Iang (The Market for Silver Bullets) Says:
June 20th, 2006 at 5:40 amI’m glad that the meme is starting to emerge – yes, the “security industry” has failed completely. We need to get that message understood and accepted before we can move onto the next step – figuring out why, and what to do.Some of us have been exploring why this is so from the point of view of economics. It was originally suggested that the market for security appeared to be one like Akerlof’s Lemons. So, many people have looked at the literature and tried to apply those lessons.But (I claim) this is wrong – the market for security is an example of the market for silver bullets. In brief, this is a market where neither the purchaser nor the seller know about their product. How this works and what emerges in this market space I explore more in the working paper (click on link).The hard part is that this model explains why things are as they are, but it doesn’t do more than suggest why it is so bad and can get worse. There are hard negative factors we have to remove from society before we can improve on this – for example, I show that we have to eliminate the _fingerpointing_ that goes on before we move the market back to one of experimentation. That’s very hard.The water is very hot now. It will take a long time to cool!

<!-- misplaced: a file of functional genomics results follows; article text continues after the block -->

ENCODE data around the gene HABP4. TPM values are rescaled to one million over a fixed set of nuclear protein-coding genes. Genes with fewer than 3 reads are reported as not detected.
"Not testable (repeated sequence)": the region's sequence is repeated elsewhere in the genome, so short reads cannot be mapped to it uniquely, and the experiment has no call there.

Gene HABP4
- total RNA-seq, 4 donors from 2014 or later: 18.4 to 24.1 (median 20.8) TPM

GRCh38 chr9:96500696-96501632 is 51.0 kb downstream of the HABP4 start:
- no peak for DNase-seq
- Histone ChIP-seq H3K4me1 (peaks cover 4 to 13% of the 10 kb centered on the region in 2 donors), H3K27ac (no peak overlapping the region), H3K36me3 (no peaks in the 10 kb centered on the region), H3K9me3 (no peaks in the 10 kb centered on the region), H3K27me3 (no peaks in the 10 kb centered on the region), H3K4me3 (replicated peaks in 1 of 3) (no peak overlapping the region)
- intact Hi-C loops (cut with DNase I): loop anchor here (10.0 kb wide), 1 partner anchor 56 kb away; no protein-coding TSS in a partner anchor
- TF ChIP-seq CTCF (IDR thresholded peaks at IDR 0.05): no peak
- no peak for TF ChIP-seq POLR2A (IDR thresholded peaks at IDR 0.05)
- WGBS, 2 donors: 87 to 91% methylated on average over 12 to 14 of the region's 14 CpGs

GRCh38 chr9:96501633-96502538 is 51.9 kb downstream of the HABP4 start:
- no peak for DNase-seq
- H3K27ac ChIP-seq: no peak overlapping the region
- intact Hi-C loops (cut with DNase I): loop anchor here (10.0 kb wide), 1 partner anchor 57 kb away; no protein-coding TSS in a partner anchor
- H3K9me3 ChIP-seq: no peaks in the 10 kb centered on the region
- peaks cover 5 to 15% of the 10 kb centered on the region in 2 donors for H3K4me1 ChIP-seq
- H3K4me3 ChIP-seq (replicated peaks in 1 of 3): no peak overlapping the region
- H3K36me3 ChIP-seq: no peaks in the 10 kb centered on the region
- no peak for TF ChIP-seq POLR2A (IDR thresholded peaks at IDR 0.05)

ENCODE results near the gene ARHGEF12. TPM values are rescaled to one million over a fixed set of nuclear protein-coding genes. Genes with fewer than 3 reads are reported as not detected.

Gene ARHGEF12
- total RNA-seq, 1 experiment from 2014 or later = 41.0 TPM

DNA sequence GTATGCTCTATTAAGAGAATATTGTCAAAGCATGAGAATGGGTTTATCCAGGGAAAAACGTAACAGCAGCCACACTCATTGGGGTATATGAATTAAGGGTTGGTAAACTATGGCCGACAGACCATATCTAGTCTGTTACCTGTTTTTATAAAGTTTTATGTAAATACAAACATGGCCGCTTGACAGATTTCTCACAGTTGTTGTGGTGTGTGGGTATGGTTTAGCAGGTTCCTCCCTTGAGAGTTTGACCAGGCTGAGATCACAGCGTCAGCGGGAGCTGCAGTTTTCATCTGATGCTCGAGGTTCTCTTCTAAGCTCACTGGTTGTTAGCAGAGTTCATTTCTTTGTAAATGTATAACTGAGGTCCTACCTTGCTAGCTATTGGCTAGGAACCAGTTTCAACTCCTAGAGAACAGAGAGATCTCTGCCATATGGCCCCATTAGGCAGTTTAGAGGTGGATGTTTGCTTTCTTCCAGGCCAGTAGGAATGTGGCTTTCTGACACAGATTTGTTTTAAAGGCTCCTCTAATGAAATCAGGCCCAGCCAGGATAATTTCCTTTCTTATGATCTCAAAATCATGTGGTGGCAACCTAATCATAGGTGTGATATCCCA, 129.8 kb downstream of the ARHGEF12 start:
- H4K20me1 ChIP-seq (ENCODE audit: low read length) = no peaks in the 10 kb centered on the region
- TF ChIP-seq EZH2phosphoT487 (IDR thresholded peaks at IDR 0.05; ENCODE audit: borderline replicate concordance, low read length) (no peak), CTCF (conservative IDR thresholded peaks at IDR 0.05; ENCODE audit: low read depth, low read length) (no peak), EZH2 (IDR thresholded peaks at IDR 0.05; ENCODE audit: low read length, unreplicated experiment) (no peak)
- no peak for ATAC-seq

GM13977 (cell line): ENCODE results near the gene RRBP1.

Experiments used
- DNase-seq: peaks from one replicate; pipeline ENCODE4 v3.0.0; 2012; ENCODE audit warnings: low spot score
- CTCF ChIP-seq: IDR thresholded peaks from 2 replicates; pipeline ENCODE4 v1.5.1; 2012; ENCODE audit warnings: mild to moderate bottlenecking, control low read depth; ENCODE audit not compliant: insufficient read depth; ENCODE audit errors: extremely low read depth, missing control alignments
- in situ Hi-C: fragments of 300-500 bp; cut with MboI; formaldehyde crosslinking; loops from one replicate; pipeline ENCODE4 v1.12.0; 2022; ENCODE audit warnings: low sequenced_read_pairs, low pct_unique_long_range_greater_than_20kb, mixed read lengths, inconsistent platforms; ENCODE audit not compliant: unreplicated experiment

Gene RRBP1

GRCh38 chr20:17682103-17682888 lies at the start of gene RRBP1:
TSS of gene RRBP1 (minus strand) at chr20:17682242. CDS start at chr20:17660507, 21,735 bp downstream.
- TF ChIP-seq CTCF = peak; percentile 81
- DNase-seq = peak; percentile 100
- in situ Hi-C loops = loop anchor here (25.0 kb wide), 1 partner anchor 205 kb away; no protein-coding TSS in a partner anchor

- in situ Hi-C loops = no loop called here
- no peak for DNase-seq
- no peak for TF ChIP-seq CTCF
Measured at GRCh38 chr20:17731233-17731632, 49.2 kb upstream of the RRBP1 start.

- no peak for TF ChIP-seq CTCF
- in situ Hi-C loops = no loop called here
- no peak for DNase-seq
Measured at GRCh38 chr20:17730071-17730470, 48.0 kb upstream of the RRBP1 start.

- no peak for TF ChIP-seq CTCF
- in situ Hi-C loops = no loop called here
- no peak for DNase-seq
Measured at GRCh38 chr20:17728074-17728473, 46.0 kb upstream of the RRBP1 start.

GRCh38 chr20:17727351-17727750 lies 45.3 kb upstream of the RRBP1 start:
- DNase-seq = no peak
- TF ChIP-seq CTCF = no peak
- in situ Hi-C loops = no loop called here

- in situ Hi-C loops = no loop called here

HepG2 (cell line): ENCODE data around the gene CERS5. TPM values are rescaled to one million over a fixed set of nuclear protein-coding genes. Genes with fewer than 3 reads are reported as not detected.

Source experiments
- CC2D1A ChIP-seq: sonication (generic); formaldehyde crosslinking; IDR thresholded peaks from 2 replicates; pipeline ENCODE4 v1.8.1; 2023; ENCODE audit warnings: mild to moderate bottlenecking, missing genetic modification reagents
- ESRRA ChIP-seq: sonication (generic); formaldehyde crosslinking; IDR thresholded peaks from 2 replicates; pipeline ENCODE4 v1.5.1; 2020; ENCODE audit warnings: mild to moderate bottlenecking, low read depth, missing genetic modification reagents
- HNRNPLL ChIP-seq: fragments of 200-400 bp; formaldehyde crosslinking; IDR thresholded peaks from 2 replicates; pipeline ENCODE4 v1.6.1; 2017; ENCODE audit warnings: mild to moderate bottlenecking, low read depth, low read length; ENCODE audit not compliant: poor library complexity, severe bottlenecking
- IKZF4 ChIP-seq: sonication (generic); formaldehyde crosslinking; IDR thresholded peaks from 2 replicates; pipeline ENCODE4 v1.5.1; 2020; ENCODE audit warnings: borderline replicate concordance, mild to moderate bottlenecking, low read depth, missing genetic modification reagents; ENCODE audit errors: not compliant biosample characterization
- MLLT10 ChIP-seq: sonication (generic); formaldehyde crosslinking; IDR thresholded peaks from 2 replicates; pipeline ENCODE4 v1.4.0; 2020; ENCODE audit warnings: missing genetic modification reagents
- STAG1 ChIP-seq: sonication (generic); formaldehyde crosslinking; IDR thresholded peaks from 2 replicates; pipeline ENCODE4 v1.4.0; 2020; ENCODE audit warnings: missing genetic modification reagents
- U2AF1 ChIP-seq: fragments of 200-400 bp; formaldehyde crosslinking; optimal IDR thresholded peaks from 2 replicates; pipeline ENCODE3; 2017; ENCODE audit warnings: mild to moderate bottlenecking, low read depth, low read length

Iang (Security Revisionism) Says:
June 20th, 2006 at 6:12 amAs you are asking for comments for a second part, here is a review on new directions from an economics perspective. I wrote there:“Security isn’t working, and some of us are turning to economics to address why this is so. Agency theory casts light on cases such as Choicepoint and Lopez . An economics approach also sheds light on what security really is, and social scientists may be able to help us build it. Institutional economics suggests that the very lack of information may lead to results that only appear to speak of security.”
Financial Cryptography Says: